A really serious challenge

A really serious challenge May 17, 2024

 

The anonymous "Master of Ravenna," on the Christmas story
Byzantine mosaic of “The Three Wise Men” (ca. AD 526), in the Basilica of Sant’Apollinare Nuovo in Ravenna, Italy
(Wikimedia Commons public domain photo by Nina Aldin Thune)

Just in time for the weekend, two new articles have appeared on the website of the Interpreter Foundation:

““One Drop of Salvation from the House of Majesty”: An Analysis of the Revelation of the Magi and Restoration Scripture,” written by Spencer Kraus

Abstract: An early Christian text called the Revelation of the Magi presents itself as a history of the Magi before and after the birth of Jesus Christ. This text offers important insights into how the early Christian world may have conceptualized how other nations outside of Israel similarly looked forward to the advent of the Messiah, how they worshiped God, and how they knew who their Savior would be. The Book of Mormon similarly presents itself as text written by early believers in Jesus Christ. It is centered primarily around two civilizations outside the land of Israel who knew who Jesus was, worshiped him, and prophesied about him. Both texts begin with similar premises, and each shares a remarkable level of consistency in matters of doctrine and narrative. Furthermore, the Revelation of the Magi contains citations from a book of Adam that have striking similarities to details revealed in other Restoration scripture regarding Adam and his children. While the Revelation of the Magi is not scripture, it is nonetheless a text that many modern readers will find beneficial in highlighting beliefs of early Christians.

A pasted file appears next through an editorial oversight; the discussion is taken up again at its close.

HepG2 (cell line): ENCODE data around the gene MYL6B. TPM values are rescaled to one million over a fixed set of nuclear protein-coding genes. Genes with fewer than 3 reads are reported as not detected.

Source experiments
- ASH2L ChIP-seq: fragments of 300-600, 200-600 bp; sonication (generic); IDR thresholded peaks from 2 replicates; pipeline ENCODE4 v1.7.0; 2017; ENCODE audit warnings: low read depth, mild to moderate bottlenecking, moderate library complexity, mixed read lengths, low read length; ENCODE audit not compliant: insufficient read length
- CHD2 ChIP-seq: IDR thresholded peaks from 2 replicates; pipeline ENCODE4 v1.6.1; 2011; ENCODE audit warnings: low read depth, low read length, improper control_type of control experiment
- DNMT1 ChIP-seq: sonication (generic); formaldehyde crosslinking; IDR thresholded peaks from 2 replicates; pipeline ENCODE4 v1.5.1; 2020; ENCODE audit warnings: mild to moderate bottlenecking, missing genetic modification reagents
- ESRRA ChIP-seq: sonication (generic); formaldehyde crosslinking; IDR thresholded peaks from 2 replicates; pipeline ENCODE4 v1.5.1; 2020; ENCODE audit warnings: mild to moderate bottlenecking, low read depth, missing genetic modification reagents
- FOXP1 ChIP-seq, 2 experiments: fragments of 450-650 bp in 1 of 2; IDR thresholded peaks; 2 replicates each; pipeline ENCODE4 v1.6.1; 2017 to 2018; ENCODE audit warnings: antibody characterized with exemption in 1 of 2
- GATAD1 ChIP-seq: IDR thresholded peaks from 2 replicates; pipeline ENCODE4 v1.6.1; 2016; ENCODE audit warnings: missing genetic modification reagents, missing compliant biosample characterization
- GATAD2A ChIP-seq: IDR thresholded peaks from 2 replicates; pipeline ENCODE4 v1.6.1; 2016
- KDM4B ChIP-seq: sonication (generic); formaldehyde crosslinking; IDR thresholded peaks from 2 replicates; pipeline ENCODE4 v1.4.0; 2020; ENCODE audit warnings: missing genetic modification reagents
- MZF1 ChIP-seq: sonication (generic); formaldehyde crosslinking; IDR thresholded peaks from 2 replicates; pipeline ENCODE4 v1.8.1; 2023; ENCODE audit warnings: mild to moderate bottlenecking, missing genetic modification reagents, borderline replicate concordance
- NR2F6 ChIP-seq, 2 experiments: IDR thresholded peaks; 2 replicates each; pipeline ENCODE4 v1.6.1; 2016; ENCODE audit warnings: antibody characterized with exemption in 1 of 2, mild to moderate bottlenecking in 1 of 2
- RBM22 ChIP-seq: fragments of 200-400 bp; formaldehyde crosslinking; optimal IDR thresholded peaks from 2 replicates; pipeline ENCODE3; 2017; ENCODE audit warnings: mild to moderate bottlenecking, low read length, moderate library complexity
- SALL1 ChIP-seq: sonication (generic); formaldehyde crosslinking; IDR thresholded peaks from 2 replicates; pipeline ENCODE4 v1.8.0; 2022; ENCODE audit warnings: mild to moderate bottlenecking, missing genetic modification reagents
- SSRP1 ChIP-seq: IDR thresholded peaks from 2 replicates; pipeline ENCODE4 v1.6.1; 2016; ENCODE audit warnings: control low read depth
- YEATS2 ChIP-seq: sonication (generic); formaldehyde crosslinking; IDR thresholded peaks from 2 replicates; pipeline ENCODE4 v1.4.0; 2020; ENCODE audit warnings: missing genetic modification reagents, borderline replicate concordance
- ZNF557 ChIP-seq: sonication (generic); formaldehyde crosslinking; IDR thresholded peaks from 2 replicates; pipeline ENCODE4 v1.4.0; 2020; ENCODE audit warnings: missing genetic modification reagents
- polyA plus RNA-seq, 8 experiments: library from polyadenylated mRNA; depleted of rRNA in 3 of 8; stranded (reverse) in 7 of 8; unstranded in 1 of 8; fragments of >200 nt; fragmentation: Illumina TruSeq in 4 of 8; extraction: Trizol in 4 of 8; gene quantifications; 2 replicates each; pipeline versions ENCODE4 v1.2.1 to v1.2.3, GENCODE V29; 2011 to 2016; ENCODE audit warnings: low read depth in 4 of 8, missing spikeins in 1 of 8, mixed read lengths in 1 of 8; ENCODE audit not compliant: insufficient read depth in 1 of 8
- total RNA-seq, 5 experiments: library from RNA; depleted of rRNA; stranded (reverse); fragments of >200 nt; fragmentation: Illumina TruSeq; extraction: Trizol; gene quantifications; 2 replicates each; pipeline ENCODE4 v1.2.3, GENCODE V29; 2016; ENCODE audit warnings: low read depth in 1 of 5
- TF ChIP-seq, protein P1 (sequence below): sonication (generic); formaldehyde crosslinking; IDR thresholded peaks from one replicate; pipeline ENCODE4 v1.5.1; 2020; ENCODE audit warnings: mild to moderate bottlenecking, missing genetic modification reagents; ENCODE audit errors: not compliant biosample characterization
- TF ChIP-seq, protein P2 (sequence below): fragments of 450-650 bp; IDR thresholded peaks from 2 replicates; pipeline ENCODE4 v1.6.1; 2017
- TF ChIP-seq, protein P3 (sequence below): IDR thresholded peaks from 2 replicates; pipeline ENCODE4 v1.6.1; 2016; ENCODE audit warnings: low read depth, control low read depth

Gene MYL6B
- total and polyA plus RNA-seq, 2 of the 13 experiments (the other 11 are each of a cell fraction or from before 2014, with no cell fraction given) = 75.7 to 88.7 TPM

“Interpreting Interpreter: Magi-cal Insights,” written by Kyler Rasmussen

This post is a summary of the article ““One Drop of Salvation from the House of Majesty”: An Analysis of the Revelation of the Magi and Restoration Scripture” by Spencer Kraus in Volume 61 of Interpreter: A Journal of Latter-day Saint Faith and Scholarship. All of the Interpreting Interpreter articles may be seen at https://interpreterfoundation.org/category/summaries/. An introduction to the Interpreting Interpreter series is available at https://interpreterfoundation.org/interpreting-interpreter-on-abstracting-thought/.